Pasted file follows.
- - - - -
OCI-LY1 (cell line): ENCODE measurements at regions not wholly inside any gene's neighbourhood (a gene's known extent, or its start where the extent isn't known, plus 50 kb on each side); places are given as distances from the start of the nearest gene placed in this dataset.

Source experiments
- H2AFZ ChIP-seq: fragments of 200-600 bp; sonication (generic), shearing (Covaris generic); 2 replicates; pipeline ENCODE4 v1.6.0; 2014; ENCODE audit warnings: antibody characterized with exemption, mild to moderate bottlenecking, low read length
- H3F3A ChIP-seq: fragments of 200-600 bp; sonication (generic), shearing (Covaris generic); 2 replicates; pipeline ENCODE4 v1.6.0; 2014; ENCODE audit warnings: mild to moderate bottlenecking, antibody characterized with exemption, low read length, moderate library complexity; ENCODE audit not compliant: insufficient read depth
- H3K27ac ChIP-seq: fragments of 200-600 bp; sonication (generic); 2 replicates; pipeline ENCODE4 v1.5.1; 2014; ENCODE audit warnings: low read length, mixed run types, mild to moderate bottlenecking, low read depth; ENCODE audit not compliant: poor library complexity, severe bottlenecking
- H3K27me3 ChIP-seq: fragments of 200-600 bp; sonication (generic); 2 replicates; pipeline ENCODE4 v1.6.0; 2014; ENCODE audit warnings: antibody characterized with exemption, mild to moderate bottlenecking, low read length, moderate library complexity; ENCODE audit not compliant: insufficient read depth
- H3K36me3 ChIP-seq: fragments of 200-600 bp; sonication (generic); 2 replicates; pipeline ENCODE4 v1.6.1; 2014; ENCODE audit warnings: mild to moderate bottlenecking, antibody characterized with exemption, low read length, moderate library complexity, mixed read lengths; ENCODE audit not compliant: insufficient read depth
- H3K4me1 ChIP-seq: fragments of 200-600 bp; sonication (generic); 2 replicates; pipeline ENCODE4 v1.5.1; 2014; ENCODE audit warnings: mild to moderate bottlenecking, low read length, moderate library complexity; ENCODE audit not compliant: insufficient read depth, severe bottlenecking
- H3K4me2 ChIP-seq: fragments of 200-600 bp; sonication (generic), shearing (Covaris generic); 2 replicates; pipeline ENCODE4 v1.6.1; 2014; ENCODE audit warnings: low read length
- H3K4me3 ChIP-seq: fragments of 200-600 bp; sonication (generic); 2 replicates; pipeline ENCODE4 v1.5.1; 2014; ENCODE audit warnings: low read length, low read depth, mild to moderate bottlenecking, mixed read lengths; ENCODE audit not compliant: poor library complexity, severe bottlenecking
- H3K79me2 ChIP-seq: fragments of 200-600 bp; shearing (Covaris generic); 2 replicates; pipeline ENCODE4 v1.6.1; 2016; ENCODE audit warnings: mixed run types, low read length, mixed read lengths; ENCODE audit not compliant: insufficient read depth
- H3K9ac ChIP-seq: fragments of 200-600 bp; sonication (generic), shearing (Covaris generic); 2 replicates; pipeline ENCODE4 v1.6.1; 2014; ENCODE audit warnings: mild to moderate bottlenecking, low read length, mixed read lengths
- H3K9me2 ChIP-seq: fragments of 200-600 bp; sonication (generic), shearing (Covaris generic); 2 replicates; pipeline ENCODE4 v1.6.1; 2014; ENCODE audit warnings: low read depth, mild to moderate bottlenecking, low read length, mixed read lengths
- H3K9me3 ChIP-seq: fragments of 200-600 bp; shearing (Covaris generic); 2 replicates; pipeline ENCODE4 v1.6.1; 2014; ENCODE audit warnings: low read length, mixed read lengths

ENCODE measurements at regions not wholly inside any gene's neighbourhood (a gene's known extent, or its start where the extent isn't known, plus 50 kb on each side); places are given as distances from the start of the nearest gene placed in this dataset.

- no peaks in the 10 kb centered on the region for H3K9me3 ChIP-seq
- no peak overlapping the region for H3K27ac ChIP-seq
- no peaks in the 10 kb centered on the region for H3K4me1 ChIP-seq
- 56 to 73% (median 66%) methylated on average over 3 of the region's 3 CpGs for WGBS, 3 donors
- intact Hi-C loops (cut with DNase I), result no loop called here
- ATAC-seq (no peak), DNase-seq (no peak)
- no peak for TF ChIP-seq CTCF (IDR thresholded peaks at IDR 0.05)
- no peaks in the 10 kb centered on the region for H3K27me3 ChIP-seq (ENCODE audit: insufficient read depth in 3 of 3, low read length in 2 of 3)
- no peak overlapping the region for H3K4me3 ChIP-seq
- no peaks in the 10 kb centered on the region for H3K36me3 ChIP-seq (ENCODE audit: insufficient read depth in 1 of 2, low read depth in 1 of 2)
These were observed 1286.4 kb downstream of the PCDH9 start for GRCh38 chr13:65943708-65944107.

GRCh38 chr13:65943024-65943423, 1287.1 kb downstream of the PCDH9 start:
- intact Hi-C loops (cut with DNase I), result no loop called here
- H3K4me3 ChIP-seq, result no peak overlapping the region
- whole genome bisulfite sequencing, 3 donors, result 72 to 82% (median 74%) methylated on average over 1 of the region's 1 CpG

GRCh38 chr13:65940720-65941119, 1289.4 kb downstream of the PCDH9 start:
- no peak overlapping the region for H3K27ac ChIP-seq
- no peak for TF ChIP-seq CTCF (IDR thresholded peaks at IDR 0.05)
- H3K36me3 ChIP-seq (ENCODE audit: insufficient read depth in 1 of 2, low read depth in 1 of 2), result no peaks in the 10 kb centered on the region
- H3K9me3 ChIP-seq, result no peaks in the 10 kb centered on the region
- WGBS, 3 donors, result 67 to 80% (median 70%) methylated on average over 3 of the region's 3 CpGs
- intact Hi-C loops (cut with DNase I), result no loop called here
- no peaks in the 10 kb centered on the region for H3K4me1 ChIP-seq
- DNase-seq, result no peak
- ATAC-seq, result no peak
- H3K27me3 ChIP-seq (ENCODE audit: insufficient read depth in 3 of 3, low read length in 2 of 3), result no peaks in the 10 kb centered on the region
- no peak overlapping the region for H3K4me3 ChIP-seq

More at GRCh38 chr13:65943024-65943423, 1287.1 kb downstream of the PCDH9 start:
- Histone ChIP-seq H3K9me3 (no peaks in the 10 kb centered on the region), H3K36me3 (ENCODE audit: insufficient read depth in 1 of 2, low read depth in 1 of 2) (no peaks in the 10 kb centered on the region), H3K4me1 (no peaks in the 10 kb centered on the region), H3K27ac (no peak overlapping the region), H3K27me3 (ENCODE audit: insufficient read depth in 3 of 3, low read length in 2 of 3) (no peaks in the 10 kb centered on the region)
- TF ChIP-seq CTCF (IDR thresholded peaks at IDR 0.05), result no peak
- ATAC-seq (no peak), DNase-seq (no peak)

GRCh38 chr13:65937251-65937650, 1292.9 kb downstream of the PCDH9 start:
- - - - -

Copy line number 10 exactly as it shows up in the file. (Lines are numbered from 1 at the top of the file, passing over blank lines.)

- H3K4me3 ChIP-seq: fragments of 200-600 bp; sonication (generic); 2 replicates; pipeline ENCODE4 v1.5.1; 2014; ENCODE audit warnings: low read length, low read depth, mild to moderate bottlenecking, mixed read lengths; ENCODE audit not compliant: poor library complexity, severe bottlenecking